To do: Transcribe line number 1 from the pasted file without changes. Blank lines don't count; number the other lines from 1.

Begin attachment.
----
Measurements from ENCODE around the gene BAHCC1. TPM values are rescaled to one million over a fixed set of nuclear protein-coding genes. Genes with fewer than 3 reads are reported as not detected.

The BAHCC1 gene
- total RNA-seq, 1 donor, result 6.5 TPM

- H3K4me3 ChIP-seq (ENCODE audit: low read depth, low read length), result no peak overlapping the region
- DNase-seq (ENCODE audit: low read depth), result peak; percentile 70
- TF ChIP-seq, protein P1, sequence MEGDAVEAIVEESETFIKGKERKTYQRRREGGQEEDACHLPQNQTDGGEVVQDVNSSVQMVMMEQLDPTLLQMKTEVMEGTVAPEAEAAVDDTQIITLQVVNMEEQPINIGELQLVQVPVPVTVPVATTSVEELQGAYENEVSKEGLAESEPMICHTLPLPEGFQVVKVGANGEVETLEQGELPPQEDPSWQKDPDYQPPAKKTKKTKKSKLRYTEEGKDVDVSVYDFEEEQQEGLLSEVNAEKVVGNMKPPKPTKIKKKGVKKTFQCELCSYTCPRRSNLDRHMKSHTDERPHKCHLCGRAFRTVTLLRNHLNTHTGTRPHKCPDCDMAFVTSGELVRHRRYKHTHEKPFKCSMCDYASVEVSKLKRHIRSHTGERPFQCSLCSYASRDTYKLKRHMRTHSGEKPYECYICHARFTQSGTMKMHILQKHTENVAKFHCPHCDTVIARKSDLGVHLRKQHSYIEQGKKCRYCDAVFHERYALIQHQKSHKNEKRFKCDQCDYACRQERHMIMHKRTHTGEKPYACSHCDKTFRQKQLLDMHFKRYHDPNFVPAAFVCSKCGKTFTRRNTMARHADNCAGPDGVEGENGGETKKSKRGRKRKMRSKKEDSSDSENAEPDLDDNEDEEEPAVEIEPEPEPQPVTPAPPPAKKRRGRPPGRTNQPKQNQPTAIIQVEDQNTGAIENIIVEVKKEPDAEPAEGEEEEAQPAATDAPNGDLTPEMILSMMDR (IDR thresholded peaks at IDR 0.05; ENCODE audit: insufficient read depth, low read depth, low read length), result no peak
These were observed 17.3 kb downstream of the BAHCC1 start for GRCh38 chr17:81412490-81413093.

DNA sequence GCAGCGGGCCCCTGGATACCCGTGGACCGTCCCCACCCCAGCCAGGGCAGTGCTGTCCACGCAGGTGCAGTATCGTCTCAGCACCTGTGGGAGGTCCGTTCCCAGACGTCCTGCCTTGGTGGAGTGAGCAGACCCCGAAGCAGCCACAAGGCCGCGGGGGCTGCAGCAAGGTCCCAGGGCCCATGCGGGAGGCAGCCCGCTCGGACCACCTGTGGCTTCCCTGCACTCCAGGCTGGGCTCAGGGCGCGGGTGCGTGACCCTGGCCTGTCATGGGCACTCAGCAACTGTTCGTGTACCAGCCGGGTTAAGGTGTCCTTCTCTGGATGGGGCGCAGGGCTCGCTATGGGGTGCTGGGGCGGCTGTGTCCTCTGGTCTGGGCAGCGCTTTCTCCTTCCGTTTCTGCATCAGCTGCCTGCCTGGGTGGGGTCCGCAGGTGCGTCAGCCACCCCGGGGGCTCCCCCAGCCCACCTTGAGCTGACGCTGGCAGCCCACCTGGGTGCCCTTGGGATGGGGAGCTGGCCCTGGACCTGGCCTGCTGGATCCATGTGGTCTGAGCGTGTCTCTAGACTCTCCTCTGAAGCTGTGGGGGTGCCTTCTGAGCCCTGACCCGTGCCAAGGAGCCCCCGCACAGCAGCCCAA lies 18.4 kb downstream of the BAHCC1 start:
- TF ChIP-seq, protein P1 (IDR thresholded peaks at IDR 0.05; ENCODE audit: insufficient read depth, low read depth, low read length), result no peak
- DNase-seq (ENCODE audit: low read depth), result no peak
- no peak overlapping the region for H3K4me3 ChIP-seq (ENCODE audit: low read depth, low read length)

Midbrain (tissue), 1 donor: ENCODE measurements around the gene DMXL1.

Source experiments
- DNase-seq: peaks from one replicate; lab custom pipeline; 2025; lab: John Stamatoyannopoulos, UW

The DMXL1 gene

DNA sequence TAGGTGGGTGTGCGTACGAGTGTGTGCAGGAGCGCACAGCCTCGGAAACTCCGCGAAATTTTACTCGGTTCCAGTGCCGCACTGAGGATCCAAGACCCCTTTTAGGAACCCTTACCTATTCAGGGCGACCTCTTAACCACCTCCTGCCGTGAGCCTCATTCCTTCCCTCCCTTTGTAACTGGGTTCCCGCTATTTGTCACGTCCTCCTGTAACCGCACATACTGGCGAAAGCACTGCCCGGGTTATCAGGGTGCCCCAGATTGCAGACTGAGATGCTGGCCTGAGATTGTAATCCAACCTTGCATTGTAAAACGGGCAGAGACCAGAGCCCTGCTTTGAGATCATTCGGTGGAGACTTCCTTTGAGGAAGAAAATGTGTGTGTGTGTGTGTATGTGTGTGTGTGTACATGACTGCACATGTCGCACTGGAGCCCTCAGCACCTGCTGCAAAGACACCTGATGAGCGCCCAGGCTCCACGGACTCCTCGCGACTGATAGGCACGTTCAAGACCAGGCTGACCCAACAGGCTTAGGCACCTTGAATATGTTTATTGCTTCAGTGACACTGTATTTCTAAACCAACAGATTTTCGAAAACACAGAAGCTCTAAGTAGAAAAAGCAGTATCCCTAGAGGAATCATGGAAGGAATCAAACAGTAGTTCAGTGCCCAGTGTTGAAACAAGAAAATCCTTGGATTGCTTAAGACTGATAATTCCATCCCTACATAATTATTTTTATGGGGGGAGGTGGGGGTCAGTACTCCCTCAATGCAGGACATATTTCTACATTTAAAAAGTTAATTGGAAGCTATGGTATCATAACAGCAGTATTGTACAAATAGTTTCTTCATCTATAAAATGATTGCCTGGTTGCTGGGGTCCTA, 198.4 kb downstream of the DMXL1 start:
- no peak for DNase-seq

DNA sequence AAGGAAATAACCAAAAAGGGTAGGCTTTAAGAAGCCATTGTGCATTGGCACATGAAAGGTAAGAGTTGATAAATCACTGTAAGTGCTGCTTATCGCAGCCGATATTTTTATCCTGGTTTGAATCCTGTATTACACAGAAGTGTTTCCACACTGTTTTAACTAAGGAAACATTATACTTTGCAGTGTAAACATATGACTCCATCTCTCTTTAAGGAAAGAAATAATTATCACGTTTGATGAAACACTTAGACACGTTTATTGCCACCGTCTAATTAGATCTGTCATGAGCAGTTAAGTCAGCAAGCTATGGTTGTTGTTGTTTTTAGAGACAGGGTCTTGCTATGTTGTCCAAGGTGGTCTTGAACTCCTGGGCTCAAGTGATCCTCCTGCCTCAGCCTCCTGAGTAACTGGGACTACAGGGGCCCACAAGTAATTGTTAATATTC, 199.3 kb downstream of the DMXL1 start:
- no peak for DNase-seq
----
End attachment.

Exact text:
Measurements from ENCODE around the gene BAHCC1. TPM values are rescaled to one million over a fixed set of nuclear protein-coding genes. Genes with fewer than 3 reads are reported as not detected.